Monterey Bay Aquarium Research Institute
2013 benthic ecology cruise

Day 4 – A corn field on the deep-sea floor?
December 14, 2013

The bumps and rolls during the night made it obvious that the seas had risen somewhat. We woke at 5:30 a.m. to 18 knots of wind—still very workable.

The first task for the day was to recover the benthic respiration system deployed two months ago. This contraption has eight chambers, each with pumps for stirring, flushing, and injecting fluids. We dropped it over the side of the ship in 3,200 meters of water here during our October cruise. The remotely operated vehicle (ROV) Doc Ricketts followed it down and we used the suction sampler to carefully slurp up small squat lobsters (galtheid crabs) and placed them into seven of the chambers. We quickly closed each chamber before the crab was able to escape. For the past six weeks, the systems "brain" has been measuring rates of oxygen consumption in each chamber. The pumps stir the water in each chamber and oxygen levels are measured every 10 seconds. Since each chamber is closed, oxygen concentrations drop slowly or rapidly according to how much oxygen each crab is using. After every four hour incubation period, the chambers were automatically flushed with fresh water so that the animals didn’t simply suffocate. We calculate the average rate of oxygen use over each four hour period as a measure of each animal’s respiration rate.

The benthic respiration system (BRS) is hoisted aboard the R/V Western Flyer.

The first 10 or so incubation periods are used to measure the average baseline respiration rate for each animal. After that, the system was programmed to inject a small volume of carbon dioxide-rich seawater (held in a bag on the system) into each chamber at the beginning of an incubation period to make the water inside a bit more acidic. Our purpose is to evaluate the sensitivity of these animals to more acidic waters that are expected in the future due to ocean acidification.

Ocean acidification is the change in ocean chemistry caused by the rapidly rising level of carbon dioxide in the atmosphere. Each year about one-fourth of our CO2 emissions are absorbed through the sea surface. That extra CO2 reacts with ocean waters to make the oceans more acidic. Ocean acidification is changing the chemistry of the oceans so rapidly and so much that by the time my son is an old man, ocean surface waters will be more acidic than has occurred in many millions of years—this is a very significant change that will affect ocean organisms and ecosystems in ways we don’t yet understand.

A bale of corn stover (what you have left of a corn plant after harvesting the ears) on the seafloor at a depth of 3,200 meters off central California, as part of a study evaluating the idea that crop debris could be sunk in the ocean as a carbon sequestration effort to mitigate global warming.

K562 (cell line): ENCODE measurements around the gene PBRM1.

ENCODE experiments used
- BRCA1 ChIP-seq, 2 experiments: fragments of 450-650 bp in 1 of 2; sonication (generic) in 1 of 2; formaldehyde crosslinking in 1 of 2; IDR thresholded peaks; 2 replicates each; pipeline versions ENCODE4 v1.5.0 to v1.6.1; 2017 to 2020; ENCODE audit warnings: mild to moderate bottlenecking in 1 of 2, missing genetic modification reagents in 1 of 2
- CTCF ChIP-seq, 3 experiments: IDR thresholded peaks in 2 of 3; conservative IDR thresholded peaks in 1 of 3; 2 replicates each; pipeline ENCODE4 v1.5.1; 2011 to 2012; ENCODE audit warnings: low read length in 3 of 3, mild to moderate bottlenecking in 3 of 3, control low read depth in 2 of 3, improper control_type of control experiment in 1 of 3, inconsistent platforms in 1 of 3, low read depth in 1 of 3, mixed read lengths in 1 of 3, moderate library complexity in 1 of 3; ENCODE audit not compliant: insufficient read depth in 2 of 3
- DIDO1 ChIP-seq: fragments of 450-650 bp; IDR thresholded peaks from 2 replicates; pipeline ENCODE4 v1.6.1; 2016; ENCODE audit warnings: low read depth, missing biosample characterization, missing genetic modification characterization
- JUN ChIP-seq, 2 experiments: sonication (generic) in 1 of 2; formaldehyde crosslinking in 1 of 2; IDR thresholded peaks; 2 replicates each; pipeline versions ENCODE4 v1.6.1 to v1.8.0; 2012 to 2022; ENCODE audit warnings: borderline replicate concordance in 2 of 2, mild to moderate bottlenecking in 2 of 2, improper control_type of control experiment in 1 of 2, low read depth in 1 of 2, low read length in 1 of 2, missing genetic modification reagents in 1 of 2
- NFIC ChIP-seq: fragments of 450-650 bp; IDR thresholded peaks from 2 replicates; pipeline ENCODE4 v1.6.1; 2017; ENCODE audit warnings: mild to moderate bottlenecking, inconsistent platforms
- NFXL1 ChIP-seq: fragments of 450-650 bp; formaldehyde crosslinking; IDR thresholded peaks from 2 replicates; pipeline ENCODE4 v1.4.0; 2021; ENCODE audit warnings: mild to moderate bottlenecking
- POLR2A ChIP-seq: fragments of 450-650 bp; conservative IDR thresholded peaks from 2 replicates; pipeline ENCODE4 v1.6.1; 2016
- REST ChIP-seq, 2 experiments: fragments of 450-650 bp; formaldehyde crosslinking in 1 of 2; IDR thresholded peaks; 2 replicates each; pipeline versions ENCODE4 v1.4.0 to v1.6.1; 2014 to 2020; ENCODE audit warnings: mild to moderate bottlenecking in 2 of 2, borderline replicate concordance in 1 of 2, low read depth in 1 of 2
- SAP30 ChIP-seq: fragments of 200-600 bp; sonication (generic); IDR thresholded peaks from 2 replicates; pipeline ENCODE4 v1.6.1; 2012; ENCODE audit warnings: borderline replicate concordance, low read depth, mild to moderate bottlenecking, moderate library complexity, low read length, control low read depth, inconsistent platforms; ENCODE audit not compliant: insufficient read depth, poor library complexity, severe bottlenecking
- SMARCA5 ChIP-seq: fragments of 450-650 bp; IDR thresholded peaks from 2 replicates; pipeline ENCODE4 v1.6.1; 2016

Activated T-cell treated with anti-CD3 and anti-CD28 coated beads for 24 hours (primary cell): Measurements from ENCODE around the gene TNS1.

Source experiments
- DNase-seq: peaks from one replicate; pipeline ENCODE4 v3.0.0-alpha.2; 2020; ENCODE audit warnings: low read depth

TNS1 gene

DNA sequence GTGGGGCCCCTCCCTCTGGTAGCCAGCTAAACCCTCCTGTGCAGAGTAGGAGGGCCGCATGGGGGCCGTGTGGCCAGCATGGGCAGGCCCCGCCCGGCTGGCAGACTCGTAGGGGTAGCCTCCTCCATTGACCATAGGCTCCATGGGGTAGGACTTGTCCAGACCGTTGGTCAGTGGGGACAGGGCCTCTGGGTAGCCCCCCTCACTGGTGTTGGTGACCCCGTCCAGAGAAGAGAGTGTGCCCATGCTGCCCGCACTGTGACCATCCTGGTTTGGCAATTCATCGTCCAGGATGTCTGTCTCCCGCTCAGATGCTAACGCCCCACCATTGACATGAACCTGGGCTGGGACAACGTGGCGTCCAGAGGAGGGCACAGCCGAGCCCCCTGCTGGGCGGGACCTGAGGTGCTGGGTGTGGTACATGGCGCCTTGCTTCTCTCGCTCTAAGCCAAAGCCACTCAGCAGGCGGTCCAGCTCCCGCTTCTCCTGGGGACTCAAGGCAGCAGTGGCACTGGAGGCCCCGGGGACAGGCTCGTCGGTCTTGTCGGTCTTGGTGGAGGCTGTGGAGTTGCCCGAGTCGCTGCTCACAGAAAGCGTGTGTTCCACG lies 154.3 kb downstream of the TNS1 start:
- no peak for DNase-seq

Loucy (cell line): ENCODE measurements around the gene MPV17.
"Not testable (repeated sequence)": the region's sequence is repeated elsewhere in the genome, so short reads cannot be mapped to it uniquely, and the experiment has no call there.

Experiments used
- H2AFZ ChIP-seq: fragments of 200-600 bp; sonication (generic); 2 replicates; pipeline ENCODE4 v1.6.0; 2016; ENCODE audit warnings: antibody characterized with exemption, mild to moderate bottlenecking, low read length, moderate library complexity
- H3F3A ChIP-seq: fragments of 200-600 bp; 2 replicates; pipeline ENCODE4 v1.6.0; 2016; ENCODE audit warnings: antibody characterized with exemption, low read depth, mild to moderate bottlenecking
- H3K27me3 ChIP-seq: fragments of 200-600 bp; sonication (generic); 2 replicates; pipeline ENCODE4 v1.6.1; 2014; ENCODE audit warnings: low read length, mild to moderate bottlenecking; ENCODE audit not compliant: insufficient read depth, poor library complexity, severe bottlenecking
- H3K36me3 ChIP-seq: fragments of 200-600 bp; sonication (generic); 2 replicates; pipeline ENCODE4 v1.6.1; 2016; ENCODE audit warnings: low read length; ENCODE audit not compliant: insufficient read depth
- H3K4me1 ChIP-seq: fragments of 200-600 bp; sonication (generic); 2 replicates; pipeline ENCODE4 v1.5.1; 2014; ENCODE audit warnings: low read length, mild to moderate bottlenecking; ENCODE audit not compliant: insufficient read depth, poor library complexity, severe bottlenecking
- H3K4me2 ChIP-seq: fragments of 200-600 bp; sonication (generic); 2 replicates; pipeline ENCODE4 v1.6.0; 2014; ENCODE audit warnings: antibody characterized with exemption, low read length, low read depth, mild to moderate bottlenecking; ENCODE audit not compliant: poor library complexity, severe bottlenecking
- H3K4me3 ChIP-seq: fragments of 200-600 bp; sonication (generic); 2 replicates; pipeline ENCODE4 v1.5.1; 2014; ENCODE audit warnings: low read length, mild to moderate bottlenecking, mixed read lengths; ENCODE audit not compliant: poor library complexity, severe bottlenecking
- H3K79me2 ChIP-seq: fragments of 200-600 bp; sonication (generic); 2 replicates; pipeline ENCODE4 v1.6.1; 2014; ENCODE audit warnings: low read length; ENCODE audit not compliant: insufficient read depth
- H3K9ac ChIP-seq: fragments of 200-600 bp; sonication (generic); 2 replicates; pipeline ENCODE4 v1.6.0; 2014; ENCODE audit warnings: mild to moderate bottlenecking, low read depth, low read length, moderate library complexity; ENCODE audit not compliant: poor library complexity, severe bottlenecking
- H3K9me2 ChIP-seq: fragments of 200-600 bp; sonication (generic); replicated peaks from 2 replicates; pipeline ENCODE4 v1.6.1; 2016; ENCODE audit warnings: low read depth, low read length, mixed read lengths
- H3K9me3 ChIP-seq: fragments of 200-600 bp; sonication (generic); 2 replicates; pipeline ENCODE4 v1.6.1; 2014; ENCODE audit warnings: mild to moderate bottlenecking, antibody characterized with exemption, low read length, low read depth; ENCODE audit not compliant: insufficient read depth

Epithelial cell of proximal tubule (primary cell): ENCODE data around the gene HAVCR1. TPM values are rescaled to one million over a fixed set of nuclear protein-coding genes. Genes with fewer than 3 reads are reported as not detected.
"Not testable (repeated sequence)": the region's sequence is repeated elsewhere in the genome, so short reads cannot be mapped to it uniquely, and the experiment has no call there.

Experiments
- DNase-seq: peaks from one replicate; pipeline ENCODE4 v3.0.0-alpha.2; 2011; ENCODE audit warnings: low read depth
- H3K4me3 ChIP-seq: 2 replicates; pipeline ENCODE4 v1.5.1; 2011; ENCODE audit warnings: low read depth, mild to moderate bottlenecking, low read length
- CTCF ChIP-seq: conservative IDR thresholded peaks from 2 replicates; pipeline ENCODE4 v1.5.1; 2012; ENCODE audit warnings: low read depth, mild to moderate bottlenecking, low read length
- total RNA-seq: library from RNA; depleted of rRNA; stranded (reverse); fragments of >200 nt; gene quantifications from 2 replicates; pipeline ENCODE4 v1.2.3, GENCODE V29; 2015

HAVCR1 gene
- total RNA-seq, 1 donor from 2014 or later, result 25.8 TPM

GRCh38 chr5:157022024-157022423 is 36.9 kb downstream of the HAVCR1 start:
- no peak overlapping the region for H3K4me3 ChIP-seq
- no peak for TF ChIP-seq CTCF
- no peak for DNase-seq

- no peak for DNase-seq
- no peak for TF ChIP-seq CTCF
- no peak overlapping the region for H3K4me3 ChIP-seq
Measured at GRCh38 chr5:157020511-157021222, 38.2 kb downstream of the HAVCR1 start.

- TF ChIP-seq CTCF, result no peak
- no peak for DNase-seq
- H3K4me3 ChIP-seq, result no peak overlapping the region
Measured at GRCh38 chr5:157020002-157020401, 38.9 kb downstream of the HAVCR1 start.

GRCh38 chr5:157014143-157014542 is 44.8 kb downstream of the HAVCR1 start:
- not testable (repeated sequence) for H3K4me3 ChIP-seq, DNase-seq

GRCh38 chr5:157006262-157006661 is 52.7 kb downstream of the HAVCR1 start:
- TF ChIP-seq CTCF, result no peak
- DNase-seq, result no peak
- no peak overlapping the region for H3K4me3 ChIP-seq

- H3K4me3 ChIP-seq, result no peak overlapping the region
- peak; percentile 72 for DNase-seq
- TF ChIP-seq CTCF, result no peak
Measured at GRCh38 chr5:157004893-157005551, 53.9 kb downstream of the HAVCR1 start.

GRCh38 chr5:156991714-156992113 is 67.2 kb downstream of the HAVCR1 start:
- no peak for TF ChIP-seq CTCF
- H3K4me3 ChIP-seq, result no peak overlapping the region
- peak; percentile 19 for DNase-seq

Our second objective for today was to visit the bale of corn stover we sank in 3,200 meter depth in 2009. One idea to help mitigate global warming is to gather up crop debris from fields across the nation, package it, add some ballast rock, and sink it into the deep sea. This would replace the current practice of extensive burning of the unwanted plant material. Not many organisms in the deep-sea are capable of digesting cellulose, so it is expected that the crop debris would last for centuries. We thought we’d test this idea and sank this four feett by four feet by eight feet bale of corn stover (what you have left after harvesting the ears).

The ROV-operated oxygen probe and pore fluid sampler about to be inserted into the corn bale.
A squat lobster, or galetheid crab, walking across the top of the corn bale.

We inspected the bale, measured changes in oxygen from the outside to the inside using a special oxygen probe operated by the ROV, and sampled lots of the small animals found on the bale. Why are they on the bale? Can they digest cellulose? It turns out that at least some can. Several squat lobsters are known to have gut bacteria capable of producing cellulase, the key enzyme for digesting cellulose. In fact, the species of squat lobsters we find on the bale differ from those we find elsewhere on the seafloor away from the bale. Are these squat lobsters specialists on corn? We doubt it. But they may have evolved adaptations to exploit sunken plant debris (e.g., logs) that make their way to the deep sea. Will sinking crop debris solve the global warming crisis? No, but we will definitely need to examine lots of creative ideas that may help our climate change problem.